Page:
lose:   [ to: :lost,      calls: [ &VidStore.losing/1 ] ]

  state :lost,
    find:   [ to: :rented,    calls: [ &VidStore.finding/1 ] ]

  # Callbacks omitted for brevity



When I started the Julia chapter I was excited and afraid; I imagined Julia like a R or Matlab with syntactic sugar thanks to its scientific background. Thankfully I couldn’t be more wrong, this language has it all: clean syntax, macros, union types, good performance, message passing for process synchronization, simple multithreading primitives and multiple dispatch. Needless to say, I really enjoyed working in Julia and would jump at the opportunity to work with it on a real project!

# These 15 lines of code:
# - Creates 4 processes
# - Defines the flip_coins function in all of them
# - Runs a parallel simulation and then aggregates the results
# Concise and powerful in my opinion

@everywhere function flip_coins(n :: Int64)
  ct = 0
  for i = 1:n
    ct += convert(Int64, rand(Bool))

function produce_heads(trials :: Array{Int64, 1})
  heads = pmap((l :: Int64 -> flip_coins(l)), trials, distributed=true)
  for (t, h) in zip(trials, heads)
    println("On $t trails we got $h heads")


I didn’t know what to expect from the miniKanren chapter since it started by saying that it’s an implementation of a logic language embedded in Clojure. It was nice to get to work in Clojure again but I didn’t feel like I learned a lot from miniKanren. The only advantages I found vs a modern Prolog were the improved (Clojure) syntax and the benefit of being embedded in Clojure.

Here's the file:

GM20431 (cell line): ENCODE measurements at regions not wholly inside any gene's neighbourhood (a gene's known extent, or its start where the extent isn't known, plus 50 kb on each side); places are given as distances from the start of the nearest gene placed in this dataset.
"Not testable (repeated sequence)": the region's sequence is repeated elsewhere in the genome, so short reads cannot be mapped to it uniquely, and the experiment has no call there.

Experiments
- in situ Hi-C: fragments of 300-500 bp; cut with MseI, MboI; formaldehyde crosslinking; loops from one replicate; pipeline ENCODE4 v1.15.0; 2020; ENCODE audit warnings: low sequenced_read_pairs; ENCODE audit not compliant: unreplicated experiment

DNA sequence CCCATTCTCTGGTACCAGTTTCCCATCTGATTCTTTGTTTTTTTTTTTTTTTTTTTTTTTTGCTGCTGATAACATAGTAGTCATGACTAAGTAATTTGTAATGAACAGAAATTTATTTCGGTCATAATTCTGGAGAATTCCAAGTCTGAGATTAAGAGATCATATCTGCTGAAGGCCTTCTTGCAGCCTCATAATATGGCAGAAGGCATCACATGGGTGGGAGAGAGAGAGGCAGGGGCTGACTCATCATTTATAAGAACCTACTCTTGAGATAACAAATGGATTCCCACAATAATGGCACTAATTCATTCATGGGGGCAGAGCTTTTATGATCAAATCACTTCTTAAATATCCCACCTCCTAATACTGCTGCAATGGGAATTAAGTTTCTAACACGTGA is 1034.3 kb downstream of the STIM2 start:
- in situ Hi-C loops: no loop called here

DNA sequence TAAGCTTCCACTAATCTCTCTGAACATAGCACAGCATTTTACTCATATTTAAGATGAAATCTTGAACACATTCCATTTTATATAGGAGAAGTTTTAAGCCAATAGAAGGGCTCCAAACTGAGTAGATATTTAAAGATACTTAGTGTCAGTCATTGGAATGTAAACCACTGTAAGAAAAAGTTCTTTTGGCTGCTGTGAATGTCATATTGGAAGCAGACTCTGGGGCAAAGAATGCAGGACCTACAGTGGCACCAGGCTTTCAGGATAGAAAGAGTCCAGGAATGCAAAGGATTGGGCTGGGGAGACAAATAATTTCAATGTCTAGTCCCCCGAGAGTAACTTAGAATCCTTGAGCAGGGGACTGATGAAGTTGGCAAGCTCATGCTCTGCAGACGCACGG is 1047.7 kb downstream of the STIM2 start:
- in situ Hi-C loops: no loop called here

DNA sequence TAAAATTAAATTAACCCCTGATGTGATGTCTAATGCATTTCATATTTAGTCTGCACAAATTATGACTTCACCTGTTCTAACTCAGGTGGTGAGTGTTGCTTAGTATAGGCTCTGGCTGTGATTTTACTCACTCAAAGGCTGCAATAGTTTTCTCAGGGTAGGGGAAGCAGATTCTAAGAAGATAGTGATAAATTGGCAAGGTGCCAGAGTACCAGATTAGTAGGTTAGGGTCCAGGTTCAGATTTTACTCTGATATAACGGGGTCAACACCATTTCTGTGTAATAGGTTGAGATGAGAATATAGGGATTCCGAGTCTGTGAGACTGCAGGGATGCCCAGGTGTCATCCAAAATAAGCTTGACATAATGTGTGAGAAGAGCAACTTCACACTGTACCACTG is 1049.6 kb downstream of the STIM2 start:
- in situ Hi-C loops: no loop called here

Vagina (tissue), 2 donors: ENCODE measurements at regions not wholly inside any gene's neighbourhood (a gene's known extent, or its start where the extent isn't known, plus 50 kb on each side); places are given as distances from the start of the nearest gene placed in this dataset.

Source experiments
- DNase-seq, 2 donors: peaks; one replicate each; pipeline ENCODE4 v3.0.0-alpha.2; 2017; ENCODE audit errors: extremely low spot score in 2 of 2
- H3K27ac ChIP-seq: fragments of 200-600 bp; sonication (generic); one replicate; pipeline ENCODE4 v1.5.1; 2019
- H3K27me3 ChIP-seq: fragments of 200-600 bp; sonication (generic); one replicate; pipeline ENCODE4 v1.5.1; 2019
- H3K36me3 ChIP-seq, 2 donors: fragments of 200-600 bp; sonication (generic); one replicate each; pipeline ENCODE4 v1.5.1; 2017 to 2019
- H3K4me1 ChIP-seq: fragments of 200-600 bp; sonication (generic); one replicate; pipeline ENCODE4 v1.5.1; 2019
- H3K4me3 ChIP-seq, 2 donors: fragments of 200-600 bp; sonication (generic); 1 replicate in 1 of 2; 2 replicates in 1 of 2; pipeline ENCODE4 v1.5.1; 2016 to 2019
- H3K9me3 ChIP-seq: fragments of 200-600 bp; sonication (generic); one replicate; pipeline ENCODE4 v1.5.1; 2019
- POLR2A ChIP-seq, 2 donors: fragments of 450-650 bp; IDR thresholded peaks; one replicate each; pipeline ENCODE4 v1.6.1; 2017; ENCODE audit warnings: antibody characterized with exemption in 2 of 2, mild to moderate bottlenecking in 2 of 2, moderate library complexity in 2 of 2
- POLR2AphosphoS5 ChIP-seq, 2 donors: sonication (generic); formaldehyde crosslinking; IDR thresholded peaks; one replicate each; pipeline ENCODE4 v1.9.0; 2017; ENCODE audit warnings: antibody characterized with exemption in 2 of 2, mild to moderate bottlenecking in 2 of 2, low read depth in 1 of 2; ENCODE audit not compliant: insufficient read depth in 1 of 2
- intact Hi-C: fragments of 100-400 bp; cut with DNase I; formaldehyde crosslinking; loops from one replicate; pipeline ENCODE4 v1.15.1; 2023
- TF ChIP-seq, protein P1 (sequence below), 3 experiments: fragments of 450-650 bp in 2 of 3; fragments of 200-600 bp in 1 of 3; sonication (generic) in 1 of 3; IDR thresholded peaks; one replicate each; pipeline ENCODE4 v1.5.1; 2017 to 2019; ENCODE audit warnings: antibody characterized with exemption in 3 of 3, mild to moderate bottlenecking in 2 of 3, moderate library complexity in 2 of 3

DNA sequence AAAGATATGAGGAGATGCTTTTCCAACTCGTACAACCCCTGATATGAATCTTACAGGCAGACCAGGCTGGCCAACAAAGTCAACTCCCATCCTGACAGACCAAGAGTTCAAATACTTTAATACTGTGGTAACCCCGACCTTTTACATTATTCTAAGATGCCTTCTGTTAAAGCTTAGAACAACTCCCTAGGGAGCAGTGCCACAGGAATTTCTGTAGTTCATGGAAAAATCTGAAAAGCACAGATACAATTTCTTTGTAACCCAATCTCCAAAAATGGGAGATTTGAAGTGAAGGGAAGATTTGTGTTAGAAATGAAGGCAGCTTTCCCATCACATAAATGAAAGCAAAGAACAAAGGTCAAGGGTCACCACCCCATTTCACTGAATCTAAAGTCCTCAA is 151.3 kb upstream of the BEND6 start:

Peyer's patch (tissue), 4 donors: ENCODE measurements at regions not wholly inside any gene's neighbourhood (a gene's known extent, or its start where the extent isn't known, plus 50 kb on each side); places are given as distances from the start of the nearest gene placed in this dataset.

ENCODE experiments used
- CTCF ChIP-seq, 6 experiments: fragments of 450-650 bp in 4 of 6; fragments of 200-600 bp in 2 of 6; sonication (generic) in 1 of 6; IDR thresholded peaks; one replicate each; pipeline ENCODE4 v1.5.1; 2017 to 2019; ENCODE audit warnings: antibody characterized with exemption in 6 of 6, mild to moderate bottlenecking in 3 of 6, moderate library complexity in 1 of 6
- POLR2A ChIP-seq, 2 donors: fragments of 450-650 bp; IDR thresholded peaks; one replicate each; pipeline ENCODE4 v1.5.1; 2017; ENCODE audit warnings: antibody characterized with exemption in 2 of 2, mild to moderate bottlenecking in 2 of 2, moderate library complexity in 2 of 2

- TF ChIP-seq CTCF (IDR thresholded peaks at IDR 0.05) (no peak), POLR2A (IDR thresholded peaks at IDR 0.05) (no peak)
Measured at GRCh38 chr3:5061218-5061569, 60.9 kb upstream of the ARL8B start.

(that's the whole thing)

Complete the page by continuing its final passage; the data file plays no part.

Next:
I knew since the beginning that Idris was going to be a tough one. The prologue mentions that the language was challenging for the authors, also, I had read a few articles on dependent types before and I can’t say it was a concept that I grasped completely.

The 1st day covers the basic syntax which heavily resembles Haskell’s so that was easier than expected. One of the exercises instructed the reader to look for other languages that used dependent types, I found the F* language which looks like F# with dependent types; this is now the latest addition to my I’ll get back to it some other time list. The 2nd day explains dependent types, their benefits and how they work in Idris; one of the 2nd day’s exercises is transposing a 2D Matrix which was defined as a vector of vectors; I thought of implementing it by using a helper mapi function (Fin n -> a -> b) -> Vect n a -> Vect n b that I also needed to code. After a couple of hours of the compiler refusing to take my code I decided to jump into the Idris standard library to see if I was missing something; this made me realize the extent of the Idris language. The 3rd day explained how to translate Idris concepts into industry languages (C++), upon reading this I felt a bit disappointed as I thought it was going to go deeper into the dependent type rabbit hole I had glanced at the day before.

I enjoyed learning about the Idris language in general, I’m even entertaining the idea of looking into it a little bit more.

-- This is a fragment from the Idris Vect module I found interesting.
-- The replicate call can infer its 1st param thanks to dependent types
transpose' : {n : Nat} -> (xss : Vect m (Vect n x)) -> Vect n (Vect m x)
transpose' []          = replicate _ []
transpose' (xs :: xss) = zipWith (::) xs (transpose' xss)

14 languages later

Even though only half of the languages (Io, Julia, Factor, Lua, Idris, miniKanren and Elm) were novel to me, I felt like I learned a lot more. Getting to work in languages I hadn’t used for a few years certainly put things into perspective. These are some of the concrete learnings/ideas I got from all of this: